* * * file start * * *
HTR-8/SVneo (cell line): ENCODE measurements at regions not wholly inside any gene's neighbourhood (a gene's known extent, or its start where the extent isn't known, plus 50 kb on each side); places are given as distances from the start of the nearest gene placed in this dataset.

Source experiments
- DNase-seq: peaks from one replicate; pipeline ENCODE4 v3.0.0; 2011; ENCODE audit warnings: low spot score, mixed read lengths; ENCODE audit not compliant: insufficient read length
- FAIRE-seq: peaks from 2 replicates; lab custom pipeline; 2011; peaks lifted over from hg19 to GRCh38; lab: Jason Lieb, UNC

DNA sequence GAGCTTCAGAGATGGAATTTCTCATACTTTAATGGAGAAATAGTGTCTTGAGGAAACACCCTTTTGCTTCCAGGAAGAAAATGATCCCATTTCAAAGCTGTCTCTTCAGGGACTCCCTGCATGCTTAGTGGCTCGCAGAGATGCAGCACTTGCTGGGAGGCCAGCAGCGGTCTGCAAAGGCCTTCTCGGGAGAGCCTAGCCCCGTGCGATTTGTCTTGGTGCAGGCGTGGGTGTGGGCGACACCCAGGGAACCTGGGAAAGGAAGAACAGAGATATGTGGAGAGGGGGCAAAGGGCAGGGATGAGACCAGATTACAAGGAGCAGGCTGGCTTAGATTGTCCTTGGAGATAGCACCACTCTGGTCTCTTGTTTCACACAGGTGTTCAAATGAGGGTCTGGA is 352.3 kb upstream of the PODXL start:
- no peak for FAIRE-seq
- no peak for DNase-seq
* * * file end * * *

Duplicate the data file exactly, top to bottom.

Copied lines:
HTR-8/SVneo (cell line): ENCODE measurements at regions not wholly inside any gene's neighbourhood (a gene's known extent, or its start where the extent isn't known, plus 50 kb on each side); places are given as distances from the start of the nearest gene placed in this dataset.

Source experiments
- DNase-seq: peaks from one replicate; pipeline ENCODE4 v3.0.0; 2011; ENCODE audit warnings: low spot score, mixed read lengths; ENCODE audit not compliant: insufficient read length
- FAIRE-seq: peaks from 2 replicates; lab custom pipeline; 2011; peaks lifted over from hg19 to GRCh38; lab: Jason Lieb, UNC

DNA sequence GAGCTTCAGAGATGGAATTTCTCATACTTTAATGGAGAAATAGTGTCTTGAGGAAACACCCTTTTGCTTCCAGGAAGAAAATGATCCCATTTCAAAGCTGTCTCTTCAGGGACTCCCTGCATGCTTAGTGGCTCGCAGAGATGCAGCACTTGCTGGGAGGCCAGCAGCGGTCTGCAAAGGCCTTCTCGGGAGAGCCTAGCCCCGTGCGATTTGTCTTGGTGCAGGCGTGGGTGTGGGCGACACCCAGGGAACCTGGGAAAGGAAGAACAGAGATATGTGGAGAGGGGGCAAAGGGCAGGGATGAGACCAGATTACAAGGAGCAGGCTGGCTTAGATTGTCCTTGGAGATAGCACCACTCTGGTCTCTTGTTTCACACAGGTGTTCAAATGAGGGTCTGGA is 352.3 kb upstream of the PODXL start:
- no peak for FAIRE-seq
- no peak for DNase-seq